Human rights law prohibits the use of torture and inhuman or degrading treatment or punishment. This not only includes prohibiting a State from itself torturing or ill-treating a person, it includes a prohibition on ‘out-sourcing’ torture.
‘Extraordinary rendition’ refers to the deliberate apprehension and transfer of detainees to foreign countries for interrogation, outside of the law, where there is a risk that the person might be tortured or subjected to other ill-treatment.
The practice of extraordinary rendition is an affront to the rule of law as it operates well outside the law and lacks any transparency and accountability.
We now know that during the ‘War on Terror’ many people were unlawfully transferred from one territory to another in circumstances where they were subjected to torture, horrendous conditions of imprisonment and ill-treatment. The United Nations Committee Against Torture has said it believes extraordinary rendition has taken place on a significant scale, and there is evidence of hundreds of CIA flights over Europe.
We first raised our concerns about UK knowledge and involvement in extraordinary rendition in 2005, calling on the police to open an investigation into UK complicity.
In February 2008, the UK Government acknowledged that UK airspace and territory (on the small island of Diego Garcia in the Indian Ocean) had been used for extraordinary rendition flights.
In March 2008 officials stated they were unsure how many other times such flights had passed through UK airspace. This is despite previously consistent denials by the Government of any use of UK airspace.
On 27 February 2009 the UK Government admitted that it had yet again misled Parliament over extraordinary rendition, acknowledging that UK forces had handed over individuals in Iraq to US authorities who then illegally rendered them to an Afghan prison known for its inhuman conditions.
Liberty, over many years, campaigned for the Government to order an independent and wide-ranging inquiry into the UK’s involvement or knowledge of extraordinary rendition as well as other allegations of UK complicity in torture.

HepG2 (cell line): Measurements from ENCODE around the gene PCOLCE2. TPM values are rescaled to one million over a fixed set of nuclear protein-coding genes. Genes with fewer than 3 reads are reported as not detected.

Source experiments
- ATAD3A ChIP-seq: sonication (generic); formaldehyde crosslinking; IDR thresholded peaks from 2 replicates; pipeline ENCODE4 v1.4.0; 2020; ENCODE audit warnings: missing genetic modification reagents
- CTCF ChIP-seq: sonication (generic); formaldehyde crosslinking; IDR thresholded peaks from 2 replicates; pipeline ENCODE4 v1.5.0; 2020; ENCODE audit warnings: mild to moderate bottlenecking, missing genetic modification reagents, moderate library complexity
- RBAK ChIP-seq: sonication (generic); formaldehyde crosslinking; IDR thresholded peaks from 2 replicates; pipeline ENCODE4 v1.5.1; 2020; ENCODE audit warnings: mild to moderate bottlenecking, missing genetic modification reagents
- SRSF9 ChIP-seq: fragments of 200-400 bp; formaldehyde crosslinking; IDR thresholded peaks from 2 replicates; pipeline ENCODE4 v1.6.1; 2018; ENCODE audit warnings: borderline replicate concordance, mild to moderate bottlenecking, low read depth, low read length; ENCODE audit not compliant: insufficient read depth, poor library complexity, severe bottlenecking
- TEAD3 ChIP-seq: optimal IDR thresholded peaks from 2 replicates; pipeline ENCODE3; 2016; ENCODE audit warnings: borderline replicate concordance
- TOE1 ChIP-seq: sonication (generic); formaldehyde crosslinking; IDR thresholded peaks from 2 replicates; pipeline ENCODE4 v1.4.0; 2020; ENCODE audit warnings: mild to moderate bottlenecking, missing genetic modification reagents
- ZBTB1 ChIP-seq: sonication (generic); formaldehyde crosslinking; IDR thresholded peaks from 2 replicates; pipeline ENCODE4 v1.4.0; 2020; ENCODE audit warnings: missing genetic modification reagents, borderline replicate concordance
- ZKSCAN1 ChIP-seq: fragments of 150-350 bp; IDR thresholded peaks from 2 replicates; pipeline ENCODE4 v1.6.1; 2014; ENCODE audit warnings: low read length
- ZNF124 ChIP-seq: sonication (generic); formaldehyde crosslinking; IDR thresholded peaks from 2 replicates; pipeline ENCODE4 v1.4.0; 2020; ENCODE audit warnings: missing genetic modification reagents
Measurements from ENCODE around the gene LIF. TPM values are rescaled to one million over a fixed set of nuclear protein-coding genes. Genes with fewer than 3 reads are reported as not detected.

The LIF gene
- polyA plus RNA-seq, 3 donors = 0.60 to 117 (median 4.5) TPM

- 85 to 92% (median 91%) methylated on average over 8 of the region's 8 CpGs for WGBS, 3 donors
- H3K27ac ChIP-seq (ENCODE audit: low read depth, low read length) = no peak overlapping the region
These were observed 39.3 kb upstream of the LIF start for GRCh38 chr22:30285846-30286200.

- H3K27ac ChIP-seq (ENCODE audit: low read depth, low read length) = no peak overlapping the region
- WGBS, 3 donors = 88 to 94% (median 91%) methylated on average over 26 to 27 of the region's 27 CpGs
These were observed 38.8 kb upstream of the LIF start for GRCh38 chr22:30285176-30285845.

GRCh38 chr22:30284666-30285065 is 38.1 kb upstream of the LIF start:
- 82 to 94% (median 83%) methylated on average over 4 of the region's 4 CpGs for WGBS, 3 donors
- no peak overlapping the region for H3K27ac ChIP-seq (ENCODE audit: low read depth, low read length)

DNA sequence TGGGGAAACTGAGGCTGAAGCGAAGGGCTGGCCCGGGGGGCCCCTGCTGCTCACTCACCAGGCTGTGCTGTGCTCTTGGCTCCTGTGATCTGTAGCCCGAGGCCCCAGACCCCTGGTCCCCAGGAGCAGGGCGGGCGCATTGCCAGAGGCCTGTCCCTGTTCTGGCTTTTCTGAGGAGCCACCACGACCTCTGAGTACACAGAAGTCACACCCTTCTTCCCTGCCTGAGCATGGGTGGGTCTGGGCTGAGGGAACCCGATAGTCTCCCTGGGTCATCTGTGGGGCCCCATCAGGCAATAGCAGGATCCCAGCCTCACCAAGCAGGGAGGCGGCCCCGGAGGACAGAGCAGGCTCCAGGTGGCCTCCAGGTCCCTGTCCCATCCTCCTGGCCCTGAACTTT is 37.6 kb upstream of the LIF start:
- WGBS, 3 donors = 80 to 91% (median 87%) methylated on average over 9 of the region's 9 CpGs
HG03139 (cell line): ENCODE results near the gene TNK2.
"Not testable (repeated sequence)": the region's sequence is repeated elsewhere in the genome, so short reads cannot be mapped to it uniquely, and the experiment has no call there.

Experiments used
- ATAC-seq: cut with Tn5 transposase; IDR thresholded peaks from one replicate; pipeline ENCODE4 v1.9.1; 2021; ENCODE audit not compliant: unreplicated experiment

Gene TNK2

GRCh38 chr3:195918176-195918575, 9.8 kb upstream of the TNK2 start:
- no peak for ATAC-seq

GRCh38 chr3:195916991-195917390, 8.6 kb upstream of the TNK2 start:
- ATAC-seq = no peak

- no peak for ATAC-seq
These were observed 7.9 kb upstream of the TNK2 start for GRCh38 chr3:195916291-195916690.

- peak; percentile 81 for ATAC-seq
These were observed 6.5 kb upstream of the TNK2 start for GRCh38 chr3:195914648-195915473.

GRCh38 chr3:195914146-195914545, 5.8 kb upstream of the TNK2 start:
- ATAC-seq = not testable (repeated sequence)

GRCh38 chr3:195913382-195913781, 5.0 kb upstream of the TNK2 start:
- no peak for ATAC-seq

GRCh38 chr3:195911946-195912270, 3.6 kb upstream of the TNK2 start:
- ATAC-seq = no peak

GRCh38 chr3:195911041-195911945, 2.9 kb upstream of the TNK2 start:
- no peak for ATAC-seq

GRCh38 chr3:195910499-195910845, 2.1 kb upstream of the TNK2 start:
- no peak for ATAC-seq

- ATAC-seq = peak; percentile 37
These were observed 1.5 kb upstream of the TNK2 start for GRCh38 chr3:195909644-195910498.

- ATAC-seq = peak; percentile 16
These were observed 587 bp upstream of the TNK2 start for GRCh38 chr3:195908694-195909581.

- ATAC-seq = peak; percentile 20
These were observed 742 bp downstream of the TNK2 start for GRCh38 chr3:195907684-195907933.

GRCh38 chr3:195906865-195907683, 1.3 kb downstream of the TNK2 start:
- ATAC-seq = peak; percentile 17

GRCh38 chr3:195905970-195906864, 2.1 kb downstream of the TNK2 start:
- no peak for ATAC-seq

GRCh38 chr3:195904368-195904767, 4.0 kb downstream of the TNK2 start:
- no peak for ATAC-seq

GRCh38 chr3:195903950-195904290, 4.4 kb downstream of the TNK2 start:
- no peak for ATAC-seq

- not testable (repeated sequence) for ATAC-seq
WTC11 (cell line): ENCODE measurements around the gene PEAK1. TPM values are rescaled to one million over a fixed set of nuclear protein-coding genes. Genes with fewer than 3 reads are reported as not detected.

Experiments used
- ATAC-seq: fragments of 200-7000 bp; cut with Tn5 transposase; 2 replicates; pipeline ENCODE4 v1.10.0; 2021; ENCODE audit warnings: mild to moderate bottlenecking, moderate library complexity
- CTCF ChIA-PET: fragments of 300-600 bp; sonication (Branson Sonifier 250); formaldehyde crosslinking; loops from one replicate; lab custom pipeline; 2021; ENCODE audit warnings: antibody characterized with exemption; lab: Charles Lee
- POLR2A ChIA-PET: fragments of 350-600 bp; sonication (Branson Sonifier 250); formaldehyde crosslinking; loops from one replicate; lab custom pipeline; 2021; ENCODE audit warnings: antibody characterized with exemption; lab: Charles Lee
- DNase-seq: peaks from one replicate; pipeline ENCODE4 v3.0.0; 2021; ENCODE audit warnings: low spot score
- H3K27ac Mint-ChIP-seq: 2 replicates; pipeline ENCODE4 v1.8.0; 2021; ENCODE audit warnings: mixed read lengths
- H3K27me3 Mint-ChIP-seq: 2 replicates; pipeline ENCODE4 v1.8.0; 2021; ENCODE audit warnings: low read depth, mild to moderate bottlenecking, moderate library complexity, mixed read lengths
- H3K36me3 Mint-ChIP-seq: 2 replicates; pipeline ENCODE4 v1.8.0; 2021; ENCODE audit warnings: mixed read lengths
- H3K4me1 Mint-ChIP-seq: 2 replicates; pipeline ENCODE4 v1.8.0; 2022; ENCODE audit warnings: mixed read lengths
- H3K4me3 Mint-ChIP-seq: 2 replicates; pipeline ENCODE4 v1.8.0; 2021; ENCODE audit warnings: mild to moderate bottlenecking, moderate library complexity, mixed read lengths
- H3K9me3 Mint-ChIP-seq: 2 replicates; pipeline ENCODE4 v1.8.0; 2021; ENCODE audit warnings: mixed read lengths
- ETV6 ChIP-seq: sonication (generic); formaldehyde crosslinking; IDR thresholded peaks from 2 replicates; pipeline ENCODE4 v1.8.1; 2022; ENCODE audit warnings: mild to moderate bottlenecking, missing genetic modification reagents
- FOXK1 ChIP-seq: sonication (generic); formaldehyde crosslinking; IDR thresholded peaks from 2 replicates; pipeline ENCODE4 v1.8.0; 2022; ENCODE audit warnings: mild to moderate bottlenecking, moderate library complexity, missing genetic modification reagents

On 6 July 2010, the Prime Minister announced an inquiry, to be chaired by Sir Peter Gibson, into allegations of British complicity in torture. However, when the Evidence Protocol for the inquiry was finally published in July 2011, it was clear that the crucial final word on whether material could be made public rested not with a Judge but with the Cabinet Secretary, the Government’s chief civil servant. It was also made clear that the Government proposed torture victims would not be able to put questions to those allegedly complicit in their abuse – even by way of their legal representatives. In light of this, all the non-governmental organisations involved – including Liberty – and the torture victims withdrew their participation from the process.
On 18 January 2012, Justice Secretary Ken Clarke scrapped the Gibson Inquiry, claiming that it could not go on while the criminal investigation into UK involvement in rendition to Libya continued. But perhaps Liberty’s concerns – that the inquiry was really just a secret internal review – were also heard? Mr Clarke could have just pressed pause on the process – but he opted instead to delete. The Government will still hold a judge-led inquiry eventually – hopefully one that we and torture victims can properly engage with.
Justice and Security Act
The Justice and Security Act has made drastic changes to our system of justice and fair trials.
The Act not only overturns centuries of common law fair trial protections for those seeking to challenge the actions of the state, but also undermines the vital constitutional principle that no one is above the law, including the Government.